Be diligent in these matters; give yourself wholly to them, so that everyone may see your progress.

Reflection: A Trinity of Neglect :: A Guided Prayer
By John Tillman

Matthew 25 is famous for the sheep and the goats parable. But really, the entire chapter is about people who shirked their responsibilities to themselves, to their master, and to others. The foolish virgins, the wicked servant, and the goats are a trinity of spiritual neglect.

Pray this weekend through the three stories. Ask the Holy Spirit to show you warning signs if you are following the path of one of these neglectful souls.

May we avoid the neglect of The Foolish Virgins…
We need not stumble into extravagant sin to endanger our relationship with you, Lord.

The virgins excluded from the banquet were not lascivious, or lustful. They were not greedy or cruel. They simply were irresponsible and unthoughtful.

May we never fall into the dim thoughtlessness of complacency, and may we regularly refresh ourselves with the oil of your Holy Spirit to brighten our lamps when called on.

May we avoid the lazy apathy of The Wicked Servant…
We need not squander your blessings to use them unworthily, oh Lord.

The servant given one bag of gold didn’t lose it, or gamble it away. He didn’t try to steal it. He just didn’t try to use it. The servant failed to understand, and so do we, that the king wasn’t investing his money with people. He was investing in people with his money. The king expected growth in the servant. Growth of the gold would only be a side effect. He would have found more mercy in the master had he tried and failed, than in failing to even try.

May we dare to step out with whatever seemingly insignificant gift he has given us. You, oh Lord, do not despise small beginnings or small gifts well and truly used in faith.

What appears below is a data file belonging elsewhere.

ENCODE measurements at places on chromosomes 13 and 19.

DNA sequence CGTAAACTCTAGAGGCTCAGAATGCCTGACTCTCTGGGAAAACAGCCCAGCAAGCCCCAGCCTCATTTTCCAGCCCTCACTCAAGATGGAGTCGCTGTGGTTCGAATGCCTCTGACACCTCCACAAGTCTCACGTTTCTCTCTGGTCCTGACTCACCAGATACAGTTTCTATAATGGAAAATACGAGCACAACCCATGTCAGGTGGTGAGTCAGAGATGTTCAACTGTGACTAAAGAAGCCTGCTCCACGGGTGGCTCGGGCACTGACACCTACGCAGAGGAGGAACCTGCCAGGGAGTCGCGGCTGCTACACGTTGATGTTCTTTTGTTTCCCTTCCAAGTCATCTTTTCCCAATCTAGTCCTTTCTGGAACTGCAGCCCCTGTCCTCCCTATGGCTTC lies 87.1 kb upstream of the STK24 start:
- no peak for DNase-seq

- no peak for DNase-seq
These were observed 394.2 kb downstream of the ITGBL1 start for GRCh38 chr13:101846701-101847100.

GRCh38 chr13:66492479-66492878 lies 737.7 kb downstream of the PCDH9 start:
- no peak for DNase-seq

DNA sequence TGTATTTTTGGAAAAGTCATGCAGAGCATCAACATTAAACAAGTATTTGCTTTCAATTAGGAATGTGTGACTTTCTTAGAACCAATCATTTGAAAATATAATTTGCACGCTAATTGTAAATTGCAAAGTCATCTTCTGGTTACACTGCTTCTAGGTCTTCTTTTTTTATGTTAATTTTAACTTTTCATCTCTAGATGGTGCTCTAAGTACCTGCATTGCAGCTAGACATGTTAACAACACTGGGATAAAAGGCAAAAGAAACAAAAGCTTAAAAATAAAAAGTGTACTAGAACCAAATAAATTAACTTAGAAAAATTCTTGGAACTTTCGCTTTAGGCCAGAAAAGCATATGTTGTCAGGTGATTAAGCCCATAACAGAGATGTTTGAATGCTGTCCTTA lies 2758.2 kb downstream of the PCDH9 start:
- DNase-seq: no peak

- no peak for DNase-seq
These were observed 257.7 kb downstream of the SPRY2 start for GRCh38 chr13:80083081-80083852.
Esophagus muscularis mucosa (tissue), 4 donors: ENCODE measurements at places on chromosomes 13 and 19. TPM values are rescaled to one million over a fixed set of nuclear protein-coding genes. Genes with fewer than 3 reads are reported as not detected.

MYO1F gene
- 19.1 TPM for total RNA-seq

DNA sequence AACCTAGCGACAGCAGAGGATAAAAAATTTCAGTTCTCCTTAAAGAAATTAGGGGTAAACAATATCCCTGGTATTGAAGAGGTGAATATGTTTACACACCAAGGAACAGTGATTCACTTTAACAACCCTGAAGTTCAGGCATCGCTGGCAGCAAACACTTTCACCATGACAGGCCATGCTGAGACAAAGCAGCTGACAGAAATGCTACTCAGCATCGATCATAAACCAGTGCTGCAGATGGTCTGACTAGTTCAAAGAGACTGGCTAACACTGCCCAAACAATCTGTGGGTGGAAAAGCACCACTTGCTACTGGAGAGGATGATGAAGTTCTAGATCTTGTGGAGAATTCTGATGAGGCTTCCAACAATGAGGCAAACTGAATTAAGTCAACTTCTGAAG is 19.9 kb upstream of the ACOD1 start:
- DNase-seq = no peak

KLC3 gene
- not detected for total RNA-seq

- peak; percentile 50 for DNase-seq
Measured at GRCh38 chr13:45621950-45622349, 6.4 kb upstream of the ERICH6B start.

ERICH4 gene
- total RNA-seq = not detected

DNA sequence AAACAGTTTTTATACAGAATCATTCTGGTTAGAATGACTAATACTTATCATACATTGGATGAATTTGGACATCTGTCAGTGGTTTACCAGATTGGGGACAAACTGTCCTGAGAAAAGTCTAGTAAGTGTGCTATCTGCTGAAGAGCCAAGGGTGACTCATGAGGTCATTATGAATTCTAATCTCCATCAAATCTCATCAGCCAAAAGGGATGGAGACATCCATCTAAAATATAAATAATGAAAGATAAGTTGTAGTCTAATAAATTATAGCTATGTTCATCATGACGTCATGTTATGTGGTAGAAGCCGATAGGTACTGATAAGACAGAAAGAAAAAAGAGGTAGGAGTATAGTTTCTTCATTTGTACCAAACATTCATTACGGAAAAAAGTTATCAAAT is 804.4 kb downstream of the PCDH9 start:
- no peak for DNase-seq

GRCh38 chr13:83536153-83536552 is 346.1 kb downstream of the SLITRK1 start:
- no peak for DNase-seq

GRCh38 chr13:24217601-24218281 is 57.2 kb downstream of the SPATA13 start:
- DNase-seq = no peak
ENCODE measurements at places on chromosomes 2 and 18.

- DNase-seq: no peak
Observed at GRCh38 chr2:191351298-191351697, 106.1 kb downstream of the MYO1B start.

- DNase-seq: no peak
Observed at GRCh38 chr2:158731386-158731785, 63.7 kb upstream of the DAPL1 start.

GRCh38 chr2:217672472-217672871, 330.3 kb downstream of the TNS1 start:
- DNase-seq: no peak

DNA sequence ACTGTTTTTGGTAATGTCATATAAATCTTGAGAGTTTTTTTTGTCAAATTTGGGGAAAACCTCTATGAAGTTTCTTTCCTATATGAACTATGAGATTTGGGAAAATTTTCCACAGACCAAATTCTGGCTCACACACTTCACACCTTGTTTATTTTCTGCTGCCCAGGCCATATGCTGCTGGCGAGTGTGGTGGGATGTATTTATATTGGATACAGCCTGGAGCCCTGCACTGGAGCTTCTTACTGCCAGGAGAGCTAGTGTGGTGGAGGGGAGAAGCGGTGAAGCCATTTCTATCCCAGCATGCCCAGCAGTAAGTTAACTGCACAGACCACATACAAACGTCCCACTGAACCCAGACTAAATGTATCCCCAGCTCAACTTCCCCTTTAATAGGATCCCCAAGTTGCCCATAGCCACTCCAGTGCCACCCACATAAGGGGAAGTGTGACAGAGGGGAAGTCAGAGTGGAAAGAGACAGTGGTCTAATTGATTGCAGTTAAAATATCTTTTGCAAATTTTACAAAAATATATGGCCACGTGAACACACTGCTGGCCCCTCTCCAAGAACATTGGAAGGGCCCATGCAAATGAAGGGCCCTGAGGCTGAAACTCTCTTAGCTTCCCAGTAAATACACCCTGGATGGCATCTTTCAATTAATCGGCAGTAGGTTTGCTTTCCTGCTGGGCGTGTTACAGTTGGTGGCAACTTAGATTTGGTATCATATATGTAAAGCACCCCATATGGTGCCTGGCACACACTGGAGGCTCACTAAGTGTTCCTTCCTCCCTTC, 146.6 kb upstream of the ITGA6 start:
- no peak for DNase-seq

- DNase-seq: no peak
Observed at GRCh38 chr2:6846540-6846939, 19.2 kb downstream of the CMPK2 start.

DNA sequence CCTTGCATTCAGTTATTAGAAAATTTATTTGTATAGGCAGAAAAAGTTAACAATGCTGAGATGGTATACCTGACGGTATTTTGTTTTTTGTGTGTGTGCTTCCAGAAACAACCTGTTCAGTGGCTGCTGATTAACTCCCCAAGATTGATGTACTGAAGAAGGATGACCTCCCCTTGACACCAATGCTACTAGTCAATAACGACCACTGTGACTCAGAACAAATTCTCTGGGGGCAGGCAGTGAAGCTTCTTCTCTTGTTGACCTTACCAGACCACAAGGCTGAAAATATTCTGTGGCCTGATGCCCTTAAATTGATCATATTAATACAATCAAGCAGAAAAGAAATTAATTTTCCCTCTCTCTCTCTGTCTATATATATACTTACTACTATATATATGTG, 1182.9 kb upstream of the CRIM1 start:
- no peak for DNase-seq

May we avoid the careless denial of responsibility of the goats…
We need not be ignorant of you, Lord, to miss heaven. We need only be uninvolved and unconcerned for others.

The goats didn’t actively cause hunger, or thirst, or homelessness, or refugees. They didn’t cause nakedness, or crime, or unjust punishment, or oppression, or sickness. They just didn’t do anything about it. This was enough to show that Christ had no place in their lives and they had no place with Christ in his eternal life.

Dwell with the Holy Spirit this weekend, asking him to enlighten you about areas in which you may be prone to following in the missteps of the virgins, the servant, or the goats.

Prayer: The Refrain for the Morning Lessons
For God, who commanded the light to shine out of darkness, hath shined in our hearts, to give the light of the knowledge of the glory of God in the face of Jesus Christ.  — 2 Corinthians 4.6

– Prayer from The Divine Hours: Prayers for Autumn and Wintertime by Phyllis Tickle.

Prayers from The Divine Hours available online and in print.

Today’s Readings
Genesis 26 (Listen – 4:31) 
Matthew 25 (Listen – 6:04)

This Weekend’s Readings
Genesis 27 (Listen – 6:25) Matthew 26 (Listen – 10:01)
Genesis 28 (Listen – 3:17) Matthew 27 (Listen – 8:45)

Join Our New Facebook Group:
This weekend, in our new Facebook group for email subscribers, we will begin with the first of a series of short live videos discussing some simple, practical tools of spiritual practice using modern technology. Join the group to discuss them with us.

Follow this link to find the group. When you request to join, you will be prompted to answer questions about the email that you have used to subscribe to The Park Forum. Once we check that you are a subscriber, we will approve you to join the group.

Read more about Cultivation Leads to Harvest
We are responsible for the care of our communities, spiritually and physically. This requires a financial and a spiritual harvest.

Read more about Beyond Selfish Thankfulness
We too often, like Jonah, feel responsible that those who have wronged us should not “get away with it.” But in God’s timing, nothing goes unpunished.